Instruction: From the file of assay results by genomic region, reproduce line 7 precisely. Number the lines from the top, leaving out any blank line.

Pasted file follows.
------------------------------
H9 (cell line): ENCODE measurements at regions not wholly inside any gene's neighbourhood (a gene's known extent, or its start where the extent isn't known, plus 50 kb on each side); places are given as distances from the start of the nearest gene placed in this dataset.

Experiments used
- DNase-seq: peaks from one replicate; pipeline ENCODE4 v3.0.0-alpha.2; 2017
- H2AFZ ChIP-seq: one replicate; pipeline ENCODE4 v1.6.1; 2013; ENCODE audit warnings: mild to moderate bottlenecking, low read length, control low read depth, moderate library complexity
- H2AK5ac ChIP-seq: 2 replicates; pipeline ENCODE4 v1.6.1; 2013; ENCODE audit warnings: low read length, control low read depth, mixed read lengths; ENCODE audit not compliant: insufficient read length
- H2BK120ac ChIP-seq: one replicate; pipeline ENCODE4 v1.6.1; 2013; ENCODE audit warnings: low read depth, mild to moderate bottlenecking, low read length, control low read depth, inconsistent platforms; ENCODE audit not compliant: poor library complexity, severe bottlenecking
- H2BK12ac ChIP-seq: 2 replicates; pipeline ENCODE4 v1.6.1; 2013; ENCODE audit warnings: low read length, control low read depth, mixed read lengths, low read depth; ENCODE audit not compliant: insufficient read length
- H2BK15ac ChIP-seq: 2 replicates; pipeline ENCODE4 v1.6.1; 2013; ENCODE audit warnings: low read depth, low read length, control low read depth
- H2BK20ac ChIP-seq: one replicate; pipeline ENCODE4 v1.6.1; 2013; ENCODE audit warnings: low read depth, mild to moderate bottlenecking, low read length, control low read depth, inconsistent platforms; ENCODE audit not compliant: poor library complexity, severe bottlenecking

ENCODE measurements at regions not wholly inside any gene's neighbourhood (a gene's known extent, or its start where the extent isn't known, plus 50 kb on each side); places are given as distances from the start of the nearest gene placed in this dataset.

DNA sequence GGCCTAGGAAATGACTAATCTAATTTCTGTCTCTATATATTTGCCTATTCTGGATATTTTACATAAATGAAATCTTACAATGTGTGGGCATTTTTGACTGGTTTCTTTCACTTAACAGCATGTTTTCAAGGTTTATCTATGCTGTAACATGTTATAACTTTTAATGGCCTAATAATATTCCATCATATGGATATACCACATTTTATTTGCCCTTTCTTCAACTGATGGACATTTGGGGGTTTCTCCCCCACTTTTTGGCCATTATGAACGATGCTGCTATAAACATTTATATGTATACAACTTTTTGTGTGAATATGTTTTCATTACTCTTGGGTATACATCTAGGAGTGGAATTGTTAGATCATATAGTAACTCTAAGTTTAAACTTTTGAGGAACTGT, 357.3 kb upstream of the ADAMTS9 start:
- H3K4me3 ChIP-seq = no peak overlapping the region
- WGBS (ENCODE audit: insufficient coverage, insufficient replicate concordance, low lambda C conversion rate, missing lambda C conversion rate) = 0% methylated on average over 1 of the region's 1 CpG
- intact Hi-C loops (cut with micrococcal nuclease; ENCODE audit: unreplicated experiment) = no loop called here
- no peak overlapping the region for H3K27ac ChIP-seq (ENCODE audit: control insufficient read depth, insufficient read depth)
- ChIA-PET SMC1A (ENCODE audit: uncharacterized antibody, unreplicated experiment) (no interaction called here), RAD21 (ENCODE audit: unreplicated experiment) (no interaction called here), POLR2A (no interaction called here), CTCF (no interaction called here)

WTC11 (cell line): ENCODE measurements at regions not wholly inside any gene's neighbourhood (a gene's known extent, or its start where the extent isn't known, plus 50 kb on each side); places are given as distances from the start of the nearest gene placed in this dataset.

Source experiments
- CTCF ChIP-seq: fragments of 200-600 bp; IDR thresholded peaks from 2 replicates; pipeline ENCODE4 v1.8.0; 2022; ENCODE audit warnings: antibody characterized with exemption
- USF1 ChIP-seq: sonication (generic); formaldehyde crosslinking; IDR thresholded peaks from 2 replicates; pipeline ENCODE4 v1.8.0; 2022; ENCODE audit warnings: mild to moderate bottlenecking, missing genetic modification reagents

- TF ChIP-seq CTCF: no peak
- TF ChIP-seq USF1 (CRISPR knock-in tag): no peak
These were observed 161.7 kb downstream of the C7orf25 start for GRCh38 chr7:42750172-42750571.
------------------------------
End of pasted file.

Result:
- H2BK12ac ChIP-seq: 2 replicates; pipeline ENCODE4 v1.6.1; 2013; ENCODE audit warnings: low read length, control low read depth, mixed read lengths, low read depth; ENCODE audit not compliant: insufficient read length